An article on voter registration in the Aug. 9 Maryland Weekly quoted an incorrect number for Republicans who had registered to vote between March and June. The figure was provided by a state Republican Party official. According to officials at the state Board of Elections, just more than 18,000 Republicans registered in that period. (Published 8/16/90)

As the Monday night deadline approaches for voter registration for the Sept. 11 primary, most local jurisdictions are reporting at least modest increases over numbers from the 1986 and 1988 Maryland primaries.

Some areas of the state, long a stronghold for Democrats, also are showing a significant rise in the number of voters registering as Republicans.

"Republicans are doing very well in the high-growth areas . . . where there is economic growth and a lot of people moving in," said Kevin Igoe, executive director of the Maryland Republican Party. "From March through June, we've had a net gain of 40,000 Republicans. The purge of the voter files -- if you don't vote in {five years}, they remove you from the voter file -- has helped us" decrease the gap with Democrats, he said.

The statewide ratio of Democrats to Republicans slid from more than 3 to 1 in recent years to 2.19 to 1.

Overall voter registration increases are dramatic in Howard and Anne Arundel counties, areas of tremendous population growth since the last primary in 1986. Howard registration shot up 15 percent to more than 91,000 voters and Arundel increased 5 percent to nearly 174,000.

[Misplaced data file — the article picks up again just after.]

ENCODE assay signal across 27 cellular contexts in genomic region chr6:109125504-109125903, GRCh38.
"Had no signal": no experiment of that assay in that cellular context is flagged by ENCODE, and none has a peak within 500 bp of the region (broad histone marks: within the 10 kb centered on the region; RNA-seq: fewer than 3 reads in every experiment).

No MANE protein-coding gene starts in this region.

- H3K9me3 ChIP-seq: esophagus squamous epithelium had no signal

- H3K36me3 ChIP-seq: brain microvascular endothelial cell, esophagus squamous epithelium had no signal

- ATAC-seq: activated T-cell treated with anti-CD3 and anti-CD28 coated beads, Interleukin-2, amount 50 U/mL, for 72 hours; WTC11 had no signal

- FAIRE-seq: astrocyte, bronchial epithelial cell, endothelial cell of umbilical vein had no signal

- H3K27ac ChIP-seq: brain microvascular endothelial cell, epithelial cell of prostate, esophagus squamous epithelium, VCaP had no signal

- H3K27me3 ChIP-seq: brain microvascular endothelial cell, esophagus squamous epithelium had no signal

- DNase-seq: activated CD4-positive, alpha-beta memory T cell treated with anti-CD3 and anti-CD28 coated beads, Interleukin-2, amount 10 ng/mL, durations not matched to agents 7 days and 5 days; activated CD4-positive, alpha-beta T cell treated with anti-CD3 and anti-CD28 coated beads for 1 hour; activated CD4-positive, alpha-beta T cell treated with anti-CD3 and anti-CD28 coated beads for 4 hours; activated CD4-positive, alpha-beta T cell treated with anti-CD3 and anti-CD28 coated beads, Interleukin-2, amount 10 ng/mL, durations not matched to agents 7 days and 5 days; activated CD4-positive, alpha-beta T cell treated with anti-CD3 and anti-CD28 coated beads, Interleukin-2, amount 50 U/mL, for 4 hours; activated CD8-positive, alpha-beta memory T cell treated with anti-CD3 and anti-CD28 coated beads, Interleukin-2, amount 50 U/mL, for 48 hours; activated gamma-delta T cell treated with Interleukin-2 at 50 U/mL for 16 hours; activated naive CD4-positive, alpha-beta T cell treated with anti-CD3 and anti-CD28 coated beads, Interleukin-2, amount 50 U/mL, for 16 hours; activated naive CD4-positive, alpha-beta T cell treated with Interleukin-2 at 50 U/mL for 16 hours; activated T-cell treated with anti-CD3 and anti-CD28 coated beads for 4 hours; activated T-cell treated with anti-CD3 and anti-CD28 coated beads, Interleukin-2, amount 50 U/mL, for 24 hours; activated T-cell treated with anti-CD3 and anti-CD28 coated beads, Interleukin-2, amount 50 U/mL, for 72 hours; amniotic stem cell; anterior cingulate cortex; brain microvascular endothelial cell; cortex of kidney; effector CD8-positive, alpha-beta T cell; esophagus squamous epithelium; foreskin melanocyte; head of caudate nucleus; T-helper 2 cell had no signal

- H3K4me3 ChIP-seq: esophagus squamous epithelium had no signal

Southern Maryland also saw strong increases: 17 percent in Charles County to more than 40,000, 15 percent in Calvert County to more than 22,000, and 5 percent in St. Mary's to nearly 27,000.

Montgomery County's voter tally of more than 360,000 is an increase of just under 3 percent.

But in Prince George's County, registration was down more than 10,000, or 3.6 percent, to nearly 273,000 voters. That decline comes despite the fact the county has 28,000 more residents eligible to vote.

The state registration of 2,070,765 reported in mid-June is down about 38,000 voters from the 1986 primary.

The registration figures, provided by county and state election officials, were current as of last week in Montgomery, Prince George's and Anne Arundel counties. The latest Howard figures were from June 30 and the Southern Maryland tallies were from mid-June.

Voter registration officials said they are surprised by the lack of the traditional registration rush as the deadline nears.

"There has been extremely slow registration" in the past few weeks, said Barbara Feaga, chief clerk for the Howard County Board of Elections. "There are no local issues and we have a smaller primary than we've had in other years . . . Not too many people register for a gubernatorial election. {Generally} our registration increases in a gubernatorial year by 2 percent, in a presidential year it increases 18 percent."

Officials also pointed out that the important figures are not the number of registered voters but the number who show up for the primary.